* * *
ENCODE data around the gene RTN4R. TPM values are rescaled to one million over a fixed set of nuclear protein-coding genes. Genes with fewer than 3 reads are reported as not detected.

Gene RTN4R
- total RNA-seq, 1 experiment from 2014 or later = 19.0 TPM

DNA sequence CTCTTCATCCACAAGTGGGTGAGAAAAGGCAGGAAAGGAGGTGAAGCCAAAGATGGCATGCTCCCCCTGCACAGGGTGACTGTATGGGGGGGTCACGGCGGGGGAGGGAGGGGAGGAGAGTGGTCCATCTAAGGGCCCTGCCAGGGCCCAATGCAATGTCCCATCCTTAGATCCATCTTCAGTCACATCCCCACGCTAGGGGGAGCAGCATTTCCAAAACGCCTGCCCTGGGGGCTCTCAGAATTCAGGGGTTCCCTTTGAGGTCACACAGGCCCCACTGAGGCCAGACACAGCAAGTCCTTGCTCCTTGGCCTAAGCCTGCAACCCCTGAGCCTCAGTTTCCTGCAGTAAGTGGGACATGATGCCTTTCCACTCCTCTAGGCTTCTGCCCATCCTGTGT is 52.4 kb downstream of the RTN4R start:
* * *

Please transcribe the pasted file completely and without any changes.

ENCODE data around the gene RTN4R. TPM values are rescaled to one million over a fixed set of nuclear protein-coding genes. Genes with fewer than 3 reads are reported as not detected.

Gene RTN4R
- total RNA-seq, 1 experiment from 2014 or later = 19.0 TPM

DNA sequence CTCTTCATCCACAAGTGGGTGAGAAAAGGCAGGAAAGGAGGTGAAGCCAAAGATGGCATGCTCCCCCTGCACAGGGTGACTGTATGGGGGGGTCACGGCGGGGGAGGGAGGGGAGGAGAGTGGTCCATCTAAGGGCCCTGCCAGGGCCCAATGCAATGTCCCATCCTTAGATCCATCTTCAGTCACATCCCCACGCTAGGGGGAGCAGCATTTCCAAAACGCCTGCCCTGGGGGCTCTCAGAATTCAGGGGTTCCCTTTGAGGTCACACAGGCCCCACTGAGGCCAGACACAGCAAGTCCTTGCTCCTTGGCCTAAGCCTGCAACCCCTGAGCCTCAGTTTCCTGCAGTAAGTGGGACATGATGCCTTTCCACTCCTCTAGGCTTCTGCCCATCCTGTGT is 52.4 kb downstream of the RTN4R start: